After destroying more than 1,000 homes, causing 3 firefighter fatalities, and burning through more than 220,000 acres, the Carr Fire is considered the 6th most destructive fire in California’s history. California’s Menlo Park Fire District helped combat the fire not only with Strike Teams and Fire Units but also with drones.
On August 3rd, 11 days after the Carr Fire started, the Menlo Park Fire District partnered with Alameda County Sheriff’s Department, a law enforcement agency, to use drones for aerial damage assessments, mapping and documentation of affected areas. Both agencies started their own Drone Program in 2014, are certified under the Federal Aviation Administration, achieved a Certificate of Waiver or Authorization. They had previously worked together during Santa Rosa’s Tubbs Fire.
At last year’s South Fork Fire at Yosemite National Park, the two agencies flew drones to monitor the flames and see if they jumped containment lines. Additionally, drones provided real-time aerial imagery directly to the phones of the fire crews headed into the field for improved situational awareness and to help pinpoint suppression efforts. It was a process that occurred in the same way at the South-fork Fire in Yosemite last year, and many of those learnings and experiences were evident in the approach taken on the Carr Fire.
By flying between 150 to 200 feet in elevation for the Carr Fire, the drone teams were able to capture high-resolution photography and video imagery to create zoom-in, zoom-out, 360-degree, stitched together aerial mosaics of the damaged and destroyed areas. This provided homeowners with the “ability to send that information to their insurance company, or have it be used for reference by the State or Federal Government (FEMA) for claims by residents or the City and County themselves,” Menlo Park Fire Chief Harold Schapelhouman told Commercial UAV News.
The Fire District decided to adopt drone technology as “these are relatively inexpensive aerial platforms that currently provide several options to improve and enhance situational awareness, decision making, effectiveness and emergency responder safety,” Schapelhouman said. “It’s also about prioritizing airspace for public safety and emergency operations which is in the best interest of the public or common good.”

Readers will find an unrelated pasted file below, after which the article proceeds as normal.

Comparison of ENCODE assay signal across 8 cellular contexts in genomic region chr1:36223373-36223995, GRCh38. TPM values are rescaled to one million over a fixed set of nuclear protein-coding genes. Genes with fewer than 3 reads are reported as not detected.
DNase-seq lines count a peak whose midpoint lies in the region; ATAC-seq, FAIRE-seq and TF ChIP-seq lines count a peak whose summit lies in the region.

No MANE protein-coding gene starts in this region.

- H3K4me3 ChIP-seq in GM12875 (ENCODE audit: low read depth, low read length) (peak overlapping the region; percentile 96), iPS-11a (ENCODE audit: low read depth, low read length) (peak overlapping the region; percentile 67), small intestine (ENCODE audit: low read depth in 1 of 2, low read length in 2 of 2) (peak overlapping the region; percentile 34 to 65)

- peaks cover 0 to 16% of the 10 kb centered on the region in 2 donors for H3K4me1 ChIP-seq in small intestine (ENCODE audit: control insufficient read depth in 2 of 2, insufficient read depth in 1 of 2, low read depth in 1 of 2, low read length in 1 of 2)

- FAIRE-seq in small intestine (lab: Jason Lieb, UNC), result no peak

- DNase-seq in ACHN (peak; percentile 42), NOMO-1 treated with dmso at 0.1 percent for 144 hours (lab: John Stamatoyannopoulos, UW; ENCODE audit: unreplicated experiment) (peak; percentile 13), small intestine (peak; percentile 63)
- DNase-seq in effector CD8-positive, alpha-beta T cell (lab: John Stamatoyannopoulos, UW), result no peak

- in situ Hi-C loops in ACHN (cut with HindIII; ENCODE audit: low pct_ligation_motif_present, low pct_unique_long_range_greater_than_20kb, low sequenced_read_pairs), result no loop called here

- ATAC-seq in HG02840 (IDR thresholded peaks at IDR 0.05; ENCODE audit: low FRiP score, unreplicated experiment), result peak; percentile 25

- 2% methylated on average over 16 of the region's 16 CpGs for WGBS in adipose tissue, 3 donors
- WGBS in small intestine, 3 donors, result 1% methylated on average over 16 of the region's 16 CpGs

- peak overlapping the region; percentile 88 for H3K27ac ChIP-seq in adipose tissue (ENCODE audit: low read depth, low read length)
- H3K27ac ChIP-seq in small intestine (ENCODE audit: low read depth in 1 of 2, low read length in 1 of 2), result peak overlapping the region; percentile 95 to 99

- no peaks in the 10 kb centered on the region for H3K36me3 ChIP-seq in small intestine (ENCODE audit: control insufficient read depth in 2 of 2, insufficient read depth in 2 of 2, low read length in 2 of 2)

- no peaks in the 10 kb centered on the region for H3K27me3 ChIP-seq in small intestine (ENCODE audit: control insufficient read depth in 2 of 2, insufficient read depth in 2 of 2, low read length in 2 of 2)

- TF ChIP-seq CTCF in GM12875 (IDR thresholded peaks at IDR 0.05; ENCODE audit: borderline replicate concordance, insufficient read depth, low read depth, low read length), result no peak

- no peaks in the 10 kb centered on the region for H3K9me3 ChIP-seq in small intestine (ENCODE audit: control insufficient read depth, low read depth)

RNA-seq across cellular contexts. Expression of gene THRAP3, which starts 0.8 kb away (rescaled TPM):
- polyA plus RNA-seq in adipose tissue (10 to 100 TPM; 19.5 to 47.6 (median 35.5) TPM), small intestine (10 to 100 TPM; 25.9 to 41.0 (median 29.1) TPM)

Since 2014, the department has used drones during hazardous material incidents, grass, timber and structure fires, along with missions above the San Francisco Bay, or flooded areas, and direct support of water rescues or recoveries.
Schapelhouman added: “We are very fortunate to be able to significantly fund our program with the ability to purchase the platforms and supporting systems, provide training opportunities and continually expand and support our program as we expand our use cases or the benefits of a UAS program.”
Although use cases such as this one show how helpful drones are in saving human lives and speeding up operations, there’s still a lot of skepticism about drone technology. To gain public acceptance, Menlo Park makes a conscious effort to frequently updated the Fire Board in public meetings.
“The Fire and Rescue Services has an easier climb and approval opportunities than their law enforcement partners,” Schapelhouman commented. “Our elected Fire Board was very supportive and we regularly update them.”
To keep up to date with the technology and learn how best to use drones to protect lives and property, the Fire District works with formal contractual partners like DJI.
“Our partnership and collaboration with DJI is helping to lead the way when it comes to advancements that directly benefit public safety and real-world fire and rescue operations”, Schapelhouman said.
For those departments that see the potential in drones for their community, but feel there are too many challenges for them to pursue adoption, Schapelhouman recommends “a plan and budget that includes goals and timelines as well as an application for a FAA COA, not just part 107. Getting a COA represents a higher bar, but it also forces you to legitimize your program. Part 107 can be your first step, but because pilots have liability under Part 107, I really think emergency responders need to focus on getting a COA.”
Right now, Menlo Park is working with the State to develop certifications, qualifications, training and typing for full integration and standardization of Fire Service UAS and Drone integration into emergency operations across the State for greater acceptance and use.